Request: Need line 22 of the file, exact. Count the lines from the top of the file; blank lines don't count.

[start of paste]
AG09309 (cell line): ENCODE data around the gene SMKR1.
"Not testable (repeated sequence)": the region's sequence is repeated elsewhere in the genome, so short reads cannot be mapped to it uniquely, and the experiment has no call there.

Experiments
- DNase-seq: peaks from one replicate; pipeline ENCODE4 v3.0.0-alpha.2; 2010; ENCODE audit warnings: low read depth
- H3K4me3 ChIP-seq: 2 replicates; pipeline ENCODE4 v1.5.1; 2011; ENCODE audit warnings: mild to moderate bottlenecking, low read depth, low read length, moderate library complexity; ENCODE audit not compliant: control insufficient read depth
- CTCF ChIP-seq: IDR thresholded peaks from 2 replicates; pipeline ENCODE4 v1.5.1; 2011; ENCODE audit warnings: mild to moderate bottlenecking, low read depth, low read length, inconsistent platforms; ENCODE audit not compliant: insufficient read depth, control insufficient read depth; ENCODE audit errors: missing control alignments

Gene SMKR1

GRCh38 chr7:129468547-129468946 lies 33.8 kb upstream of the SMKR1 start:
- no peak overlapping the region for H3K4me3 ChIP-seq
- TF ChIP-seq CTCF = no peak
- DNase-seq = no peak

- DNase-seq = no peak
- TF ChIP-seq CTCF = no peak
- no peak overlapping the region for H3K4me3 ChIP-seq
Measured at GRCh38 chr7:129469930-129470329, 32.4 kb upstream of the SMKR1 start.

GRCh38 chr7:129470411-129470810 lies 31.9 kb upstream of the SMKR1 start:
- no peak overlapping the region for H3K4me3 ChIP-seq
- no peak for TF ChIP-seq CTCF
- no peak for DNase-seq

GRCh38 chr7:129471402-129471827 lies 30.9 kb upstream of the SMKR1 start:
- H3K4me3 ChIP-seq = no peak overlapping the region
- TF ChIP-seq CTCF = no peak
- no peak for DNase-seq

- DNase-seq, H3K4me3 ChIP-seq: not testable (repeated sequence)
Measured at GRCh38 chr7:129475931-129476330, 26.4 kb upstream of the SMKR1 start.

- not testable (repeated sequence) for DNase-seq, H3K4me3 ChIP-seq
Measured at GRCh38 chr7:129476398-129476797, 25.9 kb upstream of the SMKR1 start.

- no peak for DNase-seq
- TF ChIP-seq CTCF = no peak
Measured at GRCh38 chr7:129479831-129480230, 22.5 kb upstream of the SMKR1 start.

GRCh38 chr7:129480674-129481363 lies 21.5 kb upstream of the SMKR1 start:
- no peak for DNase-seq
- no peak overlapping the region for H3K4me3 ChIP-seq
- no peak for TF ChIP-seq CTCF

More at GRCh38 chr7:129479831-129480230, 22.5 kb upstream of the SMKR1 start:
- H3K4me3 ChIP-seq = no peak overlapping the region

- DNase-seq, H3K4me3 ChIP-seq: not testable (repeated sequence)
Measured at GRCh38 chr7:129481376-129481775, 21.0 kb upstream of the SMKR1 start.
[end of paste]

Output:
- TF ChIP-seq CTCF = no peak